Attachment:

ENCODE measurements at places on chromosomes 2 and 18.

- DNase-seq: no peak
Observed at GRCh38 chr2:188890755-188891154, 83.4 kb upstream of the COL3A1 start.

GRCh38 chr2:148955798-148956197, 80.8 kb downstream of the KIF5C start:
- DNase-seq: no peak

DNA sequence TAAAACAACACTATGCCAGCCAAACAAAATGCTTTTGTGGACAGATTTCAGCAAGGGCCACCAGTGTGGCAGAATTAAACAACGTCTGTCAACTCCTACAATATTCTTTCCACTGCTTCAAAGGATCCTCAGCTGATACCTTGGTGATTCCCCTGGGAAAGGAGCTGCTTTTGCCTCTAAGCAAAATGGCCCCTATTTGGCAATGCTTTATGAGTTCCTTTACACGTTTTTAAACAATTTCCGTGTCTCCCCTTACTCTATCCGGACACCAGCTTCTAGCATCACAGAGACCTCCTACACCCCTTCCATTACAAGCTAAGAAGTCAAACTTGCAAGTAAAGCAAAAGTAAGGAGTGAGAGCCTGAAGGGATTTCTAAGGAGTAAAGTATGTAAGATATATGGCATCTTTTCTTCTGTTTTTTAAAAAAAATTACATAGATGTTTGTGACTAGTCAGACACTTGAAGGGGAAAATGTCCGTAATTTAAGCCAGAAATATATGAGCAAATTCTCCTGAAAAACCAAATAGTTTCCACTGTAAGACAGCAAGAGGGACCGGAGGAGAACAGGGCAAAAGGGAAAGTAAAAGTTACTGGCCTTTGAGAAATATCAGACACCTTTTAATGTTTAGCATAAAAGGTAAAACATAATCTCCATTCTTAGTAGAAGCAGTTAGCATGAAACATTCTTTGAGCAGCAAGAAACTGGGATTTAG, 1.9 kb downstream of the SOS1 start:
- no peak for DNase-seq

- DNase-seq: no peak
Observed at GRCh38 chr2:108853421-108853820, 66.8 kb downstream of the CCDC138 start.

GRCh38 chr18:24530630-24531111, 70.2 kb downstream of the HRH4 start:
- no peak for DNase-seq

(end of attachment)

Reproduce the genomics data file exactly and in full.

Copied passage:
ENCODE measurements at places on chromosomes 2 and 18.

- DNase-seq: no peak
Observed at GRCh38 chr2:188890755-188891154, 83.4 kb upstream of the COL3A1 start.

GRCh38 chr2:148955798-148956197, 80.8 kb downstream of the KIF5C start:
- DNase-seq: no peak

DNA sequence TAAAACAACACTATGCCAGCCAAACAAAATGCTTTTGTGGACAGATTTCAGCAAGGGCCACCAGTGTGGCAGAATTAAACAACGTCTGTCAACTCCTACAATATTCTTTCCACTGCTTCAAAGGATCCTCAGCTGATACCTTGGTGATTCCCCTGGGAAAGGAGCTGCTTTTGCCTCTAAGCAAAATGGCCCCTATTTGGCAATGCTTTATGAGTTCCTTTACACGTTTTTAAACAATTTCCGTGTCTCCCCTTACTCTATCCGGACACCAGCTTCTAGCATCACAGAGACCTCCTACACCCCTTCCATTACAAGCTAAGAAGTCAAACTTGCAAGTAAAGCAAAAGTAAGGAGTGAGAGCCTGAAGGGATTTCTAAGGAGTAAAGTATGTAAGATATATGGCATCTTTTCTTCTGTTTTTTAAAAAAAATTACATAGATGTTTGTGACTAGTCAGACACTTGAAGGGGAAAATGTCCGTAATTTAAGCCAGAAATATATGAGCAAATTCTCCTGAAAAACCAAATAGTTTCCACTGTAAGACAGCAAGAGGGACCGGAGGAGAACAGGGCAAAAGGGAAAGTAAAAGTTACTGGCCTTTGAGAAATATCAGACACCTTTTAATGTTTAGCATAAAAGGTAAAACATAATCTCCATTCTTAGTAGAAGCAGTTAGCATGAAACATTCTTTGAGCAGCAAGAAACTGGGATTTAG, 1.9 kb downstream of the SOS1 start:
- no peak for DNase-seq

- DNase-seq: no peak
Observed at GRCh38 chr2:108853421-108853820, 66.8 kb downstream of the CCDC138 start.

GRCh38 chr18:24530630-24531111, 70.2 kb downstream of the HRH4 start:
- no peak for DNase-seq